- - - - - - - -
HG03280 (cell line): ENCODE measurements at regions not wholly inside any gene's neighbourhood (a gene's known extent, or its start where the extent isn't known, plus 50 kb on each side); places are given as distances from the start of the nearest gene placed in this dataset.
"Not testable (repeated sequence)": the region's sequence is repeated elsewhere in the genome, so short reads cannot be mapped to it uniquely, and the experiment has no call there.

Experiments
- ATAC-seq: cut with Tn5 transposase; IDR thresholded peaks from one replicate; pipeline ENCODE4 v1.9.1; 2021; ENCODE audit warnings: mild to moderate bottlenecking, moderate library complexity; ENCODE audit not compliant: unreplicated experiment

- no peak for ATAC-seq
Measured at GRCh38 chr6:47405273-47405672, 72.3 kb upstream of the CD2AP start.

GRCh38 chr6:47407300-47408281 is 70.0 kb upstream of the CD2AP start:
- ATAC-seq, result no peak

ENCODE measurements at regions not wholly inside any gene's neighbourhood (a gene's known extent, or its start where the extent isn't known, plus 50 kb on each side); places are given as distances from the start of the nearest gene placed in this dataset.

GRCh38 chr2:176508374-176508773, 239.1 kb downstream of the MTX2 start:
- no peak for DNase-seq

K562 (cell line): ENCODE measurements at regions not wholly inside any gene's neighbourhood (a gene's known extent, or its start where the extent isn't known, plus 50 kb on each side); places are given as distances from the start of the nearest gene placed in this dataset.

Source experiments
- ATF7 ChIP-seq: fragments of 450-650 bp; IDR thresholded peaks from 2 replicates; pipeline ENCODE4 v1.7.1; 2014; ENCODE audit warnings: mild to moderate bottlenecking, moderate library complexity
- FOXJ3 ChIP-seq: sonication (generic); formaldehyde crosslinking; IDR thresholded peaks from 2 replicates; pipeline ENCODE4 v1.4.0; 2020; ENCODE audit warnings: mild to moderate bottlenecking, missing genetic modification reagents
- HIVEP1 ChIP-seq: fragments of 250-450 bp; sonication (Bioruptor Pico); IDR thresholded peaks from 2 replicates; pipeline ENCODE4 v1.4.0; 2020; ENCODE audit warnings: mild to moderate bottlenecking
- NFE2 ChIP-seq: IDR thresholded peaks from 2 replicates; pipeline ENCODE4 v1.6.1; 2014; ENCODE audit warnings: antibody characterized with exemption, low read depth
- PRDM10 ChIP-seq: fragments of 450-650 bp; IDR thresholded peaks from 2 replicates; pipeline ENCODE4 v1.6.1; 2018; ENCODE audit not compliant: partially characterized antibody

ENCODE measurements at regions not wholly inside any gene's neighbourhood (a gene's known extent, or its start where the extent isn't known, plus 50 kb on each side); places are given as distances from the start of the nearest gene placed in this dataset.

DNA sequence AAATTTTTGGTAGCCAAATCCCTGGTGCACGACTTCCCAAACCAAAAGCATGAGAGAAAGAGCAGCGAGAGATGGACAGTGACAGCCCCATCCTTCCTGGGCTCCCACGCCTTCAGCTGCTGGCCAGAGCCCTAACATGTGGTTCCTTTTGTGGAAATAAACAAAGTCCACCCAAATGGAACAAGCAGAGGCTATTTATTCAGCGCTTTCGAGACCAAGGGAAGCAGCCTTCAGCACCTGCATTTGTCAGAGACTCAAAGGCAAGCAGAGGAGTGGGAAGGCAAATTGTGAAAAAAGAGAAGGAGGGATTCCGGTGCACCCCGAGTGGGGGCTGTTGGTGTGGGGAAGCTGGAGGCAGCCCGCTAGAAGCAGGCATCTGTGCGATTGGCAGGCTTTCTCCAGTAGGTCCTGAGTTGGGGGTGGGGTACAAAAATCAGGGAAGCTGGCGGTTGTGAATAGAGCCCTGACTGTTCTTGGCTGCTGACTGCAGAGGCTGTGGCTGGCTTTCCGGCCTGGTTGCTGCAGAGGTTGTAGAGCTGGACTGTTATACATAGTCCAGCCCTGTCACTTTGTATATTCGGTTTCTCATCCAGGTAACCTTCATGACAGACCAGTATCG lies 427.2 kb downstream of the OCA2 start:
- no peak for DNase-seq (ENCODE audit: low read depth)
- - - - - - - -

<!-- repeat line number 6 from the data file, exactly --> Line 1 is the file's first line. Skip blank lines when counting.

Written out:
Measured at GRCh38 chr6:47405273-47405672, 72.3 kb upstream of the CD2AP start.